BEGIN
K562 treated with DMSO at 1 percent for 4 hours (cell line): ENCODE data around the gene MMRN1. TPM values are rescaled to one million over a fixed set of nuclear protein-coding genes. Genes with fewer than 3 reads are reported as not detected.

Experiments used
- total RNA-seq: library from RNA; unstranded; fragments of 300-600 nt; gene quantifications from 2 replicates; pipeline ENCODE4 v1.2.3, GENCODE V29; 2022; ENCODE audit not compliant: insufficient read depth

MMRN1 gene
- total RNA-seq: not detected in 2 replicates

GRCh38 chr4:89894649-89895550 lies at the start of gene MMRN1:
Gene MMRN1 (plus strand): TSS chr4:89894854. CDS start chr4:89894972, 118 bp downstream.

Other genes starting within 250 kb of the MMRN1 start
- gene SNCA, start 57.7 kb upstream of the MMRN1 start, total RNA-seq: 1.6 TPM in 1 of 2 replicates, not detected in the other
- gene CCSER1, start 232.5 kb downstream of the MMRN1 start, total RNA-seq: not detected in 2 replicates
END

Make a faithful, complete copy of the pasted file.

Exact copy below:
K562 treated with DMSO at 1 percent for 4 hours (cell line): ENCODE data around the gene MMRN1. TPM values are rescaled to one million over a fixed set of nuclear protein-coding genes. Genes with fewer than 3 reads are reported as not detected.

Experiments used
- total RNA-seq: library from RNA; unstranded; fragments of 300-600 nt; gene quantifications from 2 replicates; pipeline ENCODE4 v1.2.3, GENCODE V29; 2022; ENCODE audit not compliant: insufficient read depth

MMRN1 gene
- total RNA-seq: not detected in 2 replicates

GRCh38 chr4:89894649-89895550 lies at the start of gene MMRN1:
Gene MMRN1 (plus strand): TSS chr4:89894854. CDS start chr4:89894972, 118 bp downstream.

Other genes starting within 250 kb of the MMRN1 start
- gene SNCA, start 57.7 kb upstream of the MMRN1 start, total RNA-seq: 1.6 TPM in 1 of 2 replicates, not detected in the other
- gene CCSER1, start 232.5 kb downstream of the MMRN1 start, total RNA-seq: not detected in 2 replicates